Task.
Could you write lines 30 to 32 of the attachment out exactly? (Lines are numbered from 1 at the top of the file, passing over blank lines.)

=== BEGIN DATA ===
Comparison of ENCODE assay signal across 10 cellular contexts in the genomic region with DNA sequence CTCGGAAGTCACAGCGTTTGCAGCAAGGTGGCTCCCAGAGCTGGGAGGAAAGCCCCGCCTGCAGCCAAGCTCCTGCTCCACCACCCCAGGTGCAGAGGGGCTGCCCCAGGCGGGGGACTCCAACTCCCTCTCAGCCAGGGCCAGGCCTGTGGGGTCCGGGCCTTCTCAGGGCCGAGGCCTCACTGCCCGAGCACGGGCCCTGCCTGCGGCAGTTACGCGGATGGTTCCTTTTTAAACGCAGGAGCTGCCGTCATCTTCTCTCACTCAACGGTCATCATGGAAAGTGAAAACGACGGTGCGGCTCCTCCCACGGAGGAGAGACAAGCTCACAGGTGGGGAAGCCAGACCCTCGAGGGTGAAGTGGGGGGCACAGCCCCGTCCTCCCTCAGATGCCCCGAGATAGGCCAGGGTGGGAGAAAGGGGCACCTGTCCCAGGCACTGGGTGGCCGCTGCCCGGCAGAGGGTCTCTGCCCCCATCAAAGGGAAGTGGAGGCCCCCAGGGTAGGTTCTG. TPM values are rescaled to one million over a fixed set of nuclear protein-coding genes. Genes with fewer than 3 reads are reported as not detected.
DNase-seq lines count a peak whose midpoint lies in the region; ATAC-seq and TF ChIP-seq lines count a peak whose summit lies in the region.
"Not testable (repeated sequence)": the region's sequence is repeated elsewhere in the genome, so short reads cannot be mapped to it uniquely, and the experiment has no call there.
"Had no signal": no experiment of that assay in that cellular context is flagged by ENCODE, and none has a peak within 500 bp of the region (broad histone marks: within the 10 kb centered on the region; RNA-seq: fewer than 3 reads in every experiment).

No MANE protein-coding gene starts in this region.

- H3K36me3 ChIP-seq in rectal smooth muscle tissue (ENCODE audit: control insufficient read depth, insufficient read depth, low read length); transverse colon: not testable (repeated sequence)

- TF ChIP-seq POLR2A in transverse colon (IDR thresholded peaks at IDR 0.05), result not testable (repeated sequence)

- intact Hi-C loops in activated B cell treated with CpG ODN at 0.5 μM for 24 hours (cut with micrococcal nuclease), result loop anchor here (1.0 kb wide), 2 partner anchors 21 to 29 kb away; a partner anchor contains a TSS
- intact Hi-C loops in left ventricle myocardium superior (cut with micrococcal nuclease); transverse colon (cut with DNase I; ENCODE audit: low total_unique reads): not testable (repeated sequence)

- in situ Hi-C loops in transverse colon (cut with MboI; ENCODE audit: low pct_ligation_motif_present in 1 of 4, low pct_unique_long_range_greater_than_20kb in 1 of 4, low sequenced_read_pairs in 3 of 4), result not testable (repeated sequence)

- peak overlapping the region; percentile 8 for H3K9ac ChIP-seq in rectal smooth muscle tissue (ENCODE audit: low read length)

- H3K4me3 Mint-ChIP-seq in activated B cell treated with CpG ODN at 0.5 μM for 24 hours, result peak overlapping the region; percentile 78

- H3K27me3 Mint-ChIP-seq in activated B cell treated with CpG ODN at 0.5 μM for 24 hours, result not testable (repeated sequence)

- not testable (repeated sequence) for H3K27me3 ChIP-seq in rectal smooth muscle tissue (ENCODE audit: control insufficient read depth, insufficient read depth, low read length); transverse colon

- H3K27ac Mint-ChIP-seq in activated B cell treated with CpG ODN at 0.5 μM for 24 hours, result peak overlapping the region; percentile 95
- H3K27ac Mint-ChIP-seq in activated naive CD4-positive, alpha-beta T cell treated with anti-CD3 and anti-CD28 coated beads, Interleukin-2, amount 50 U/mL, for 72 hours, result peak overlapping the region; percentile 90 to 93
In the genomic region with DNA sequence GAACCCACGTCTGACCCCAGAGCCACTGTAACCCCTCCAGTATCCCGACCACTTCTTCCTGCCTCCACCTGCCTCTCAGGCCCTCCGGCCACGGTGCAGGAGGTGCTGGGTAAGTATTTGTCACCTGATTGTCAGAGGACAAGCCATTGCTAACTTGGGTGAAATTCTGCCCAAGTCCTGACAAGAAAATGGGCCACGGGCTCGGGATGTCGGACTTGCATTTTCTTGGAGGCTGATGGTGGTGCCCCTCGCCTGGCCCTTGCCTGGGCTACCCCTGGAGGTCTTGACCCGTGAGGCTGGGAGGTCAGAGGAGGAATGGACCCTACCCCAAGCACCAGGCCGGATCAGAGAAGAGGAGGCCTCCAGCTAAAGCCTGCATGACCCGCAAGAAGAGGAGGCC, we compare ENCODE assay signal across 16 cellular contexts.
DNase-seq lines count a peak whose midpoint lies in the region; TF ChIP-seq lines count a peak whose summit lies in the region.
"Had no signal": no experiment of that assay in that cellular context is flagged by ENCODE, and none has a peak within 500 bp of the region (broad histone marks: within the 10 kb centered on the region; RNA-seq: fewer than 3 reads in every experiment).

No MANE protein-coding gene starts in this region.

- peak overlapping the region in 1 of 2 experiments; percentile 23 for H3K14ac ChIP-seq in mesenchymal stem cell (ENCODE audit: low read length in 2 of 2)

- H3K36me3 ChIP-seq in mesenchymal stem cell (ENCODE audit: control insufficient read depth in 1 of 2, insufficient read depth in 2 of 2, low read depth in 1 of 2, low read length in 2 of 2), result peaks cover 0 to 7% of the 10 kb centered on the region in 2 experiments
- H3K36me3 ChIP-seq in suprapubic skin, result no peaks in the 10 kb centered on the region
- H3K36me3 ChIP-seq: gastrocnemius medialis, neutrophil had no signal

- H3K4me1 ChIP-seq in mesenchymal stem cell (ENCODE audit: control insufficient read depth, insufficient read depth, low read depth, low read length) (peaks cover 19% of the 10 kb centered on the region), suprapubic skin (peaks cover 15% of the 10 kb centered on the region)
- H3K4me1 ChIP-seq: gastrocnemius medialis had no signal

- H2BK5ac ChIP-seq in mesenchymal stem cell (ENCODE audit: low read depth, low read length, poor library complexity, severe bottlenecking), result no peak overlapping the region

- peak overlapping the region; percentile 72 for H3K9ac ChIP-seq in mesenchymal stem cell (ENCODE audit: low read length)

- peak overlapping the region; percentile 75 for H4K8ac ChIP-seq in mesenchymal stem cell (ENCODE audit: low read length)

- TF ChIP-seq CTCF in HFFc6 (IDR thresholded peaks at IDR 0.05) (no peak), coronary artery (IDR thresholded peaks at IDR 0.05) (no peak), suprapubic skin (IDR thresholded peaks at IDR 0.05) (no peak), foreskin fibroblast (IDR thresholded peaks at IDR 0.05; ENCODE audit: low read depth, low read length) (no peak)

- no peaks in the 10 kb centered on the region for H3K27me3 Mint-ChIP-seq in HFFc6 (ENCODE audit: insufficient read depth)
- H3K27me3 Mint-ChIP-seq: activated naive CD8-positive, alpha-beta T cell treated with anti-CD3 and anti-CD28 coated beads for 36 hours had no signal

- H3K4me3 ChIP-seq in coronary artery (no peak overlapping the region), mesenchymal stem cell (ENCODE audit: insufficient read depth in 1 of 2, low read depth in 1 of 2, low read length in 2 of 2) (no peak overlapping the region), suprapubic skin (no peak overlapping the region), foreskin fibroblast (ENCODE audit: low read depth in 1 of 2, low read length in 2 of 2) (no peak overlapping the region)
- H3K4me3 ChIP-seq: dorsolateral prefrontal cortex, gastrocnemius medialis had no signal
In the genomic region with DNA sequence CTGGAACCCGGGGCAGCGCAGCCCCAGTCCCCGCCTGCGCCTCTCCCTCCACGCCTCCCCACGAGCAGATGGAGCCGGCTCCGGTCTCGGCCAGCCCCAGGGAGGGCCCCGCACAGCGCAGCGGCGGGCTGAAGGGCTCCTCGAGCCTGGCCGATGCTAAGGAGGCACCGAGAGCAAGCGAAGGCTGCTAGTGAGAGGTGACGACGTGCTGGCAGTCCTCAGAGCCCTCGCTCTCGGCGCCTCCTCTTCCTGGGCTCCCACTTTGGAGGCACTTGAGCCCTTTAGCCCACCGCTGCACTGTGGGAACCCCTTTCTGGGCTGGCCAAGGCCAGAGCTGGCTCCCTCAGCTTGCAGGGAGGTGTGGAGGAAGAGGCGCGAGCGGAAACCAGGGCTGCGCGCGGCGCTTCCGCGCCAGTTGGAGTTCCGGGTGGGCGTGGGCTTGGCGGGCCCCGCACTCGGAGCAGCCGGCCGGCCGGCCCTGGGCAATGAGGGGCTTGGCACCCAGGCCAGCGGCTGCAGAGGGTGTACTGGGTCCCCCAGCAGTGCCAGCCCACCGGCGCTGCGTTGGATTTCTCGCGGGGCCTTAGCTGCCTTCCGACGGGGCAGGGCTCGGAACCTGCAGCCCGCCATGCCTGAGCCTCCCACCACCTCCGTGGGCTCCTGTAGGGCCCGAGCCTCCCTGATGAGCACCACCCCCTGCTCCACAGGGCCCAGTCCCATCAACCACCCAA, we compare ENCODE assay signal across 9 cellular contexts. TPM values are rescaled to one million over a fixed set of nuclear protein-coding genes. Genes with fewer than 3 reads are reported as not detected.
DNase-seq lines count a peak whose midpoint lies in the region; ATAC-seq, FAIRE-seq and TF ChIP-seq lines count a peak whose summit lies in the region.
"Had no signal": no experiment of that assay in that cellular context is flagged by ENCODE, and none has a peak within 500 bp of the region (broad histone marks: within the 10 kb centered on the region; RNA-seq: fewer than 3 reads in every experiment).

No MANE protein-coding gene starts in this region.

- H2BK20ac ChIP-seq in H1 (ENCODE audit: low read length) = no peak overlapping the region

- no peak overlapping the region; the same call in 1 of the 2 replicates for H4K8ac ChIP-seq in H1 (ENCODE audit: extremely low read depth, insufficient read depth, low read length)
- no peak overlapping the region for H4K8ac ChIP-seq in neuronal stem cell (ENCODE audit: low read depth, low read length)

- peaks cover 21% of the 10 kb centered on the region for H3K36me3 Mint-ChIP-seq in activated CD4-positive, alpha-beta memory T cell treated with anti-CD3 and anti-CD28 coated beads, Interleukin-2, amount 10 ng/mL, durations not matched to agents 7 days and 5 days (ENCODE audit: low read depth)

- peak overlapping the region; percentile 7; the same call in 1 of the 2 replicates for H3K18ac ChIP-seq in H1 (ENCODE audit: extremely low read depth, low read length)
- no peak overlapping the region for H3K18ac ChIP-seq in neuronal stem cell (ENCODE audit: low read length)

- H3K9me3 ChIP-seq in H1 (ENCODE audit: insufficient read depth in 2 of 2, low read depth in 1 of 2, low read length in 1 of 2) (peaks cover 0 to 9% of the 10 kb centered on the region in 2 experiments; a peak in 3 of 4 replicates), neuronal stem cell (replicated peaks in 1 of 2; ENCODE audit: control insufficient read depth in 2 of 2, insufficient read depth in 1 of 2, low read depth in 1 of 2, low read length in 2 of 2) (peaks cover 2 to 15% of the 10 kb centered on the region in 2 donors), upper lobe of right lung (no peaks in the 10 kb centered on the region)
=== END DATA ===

- TF ChIP-seq CTCF in HFFc6 (IDR thresholded peaks at IDR 0.05) (no peak), coronary artery (IDR thresholded peaks at IDR 0.05) (no peak), suprapubic skin (IDR thresholded peaks at IDR 0.05) (no peak), foreskin fibroblast (IDR thresholded peaks at IDR 0.05; ENCODE audit: low read depth, low read length) (no peak)

- no peaks in the 10 kb centered on the region for H3K27me3 Mint-ChIP-seq in HFFc6 (ENCODE audit: insufficient read depth)
- H3K27me3 Mint-ChIP-seq: activated naive CD8-positive, alpha-beta T cell treated with anti-CD3 and anti-CD28 coated beads for 36 hours had no signal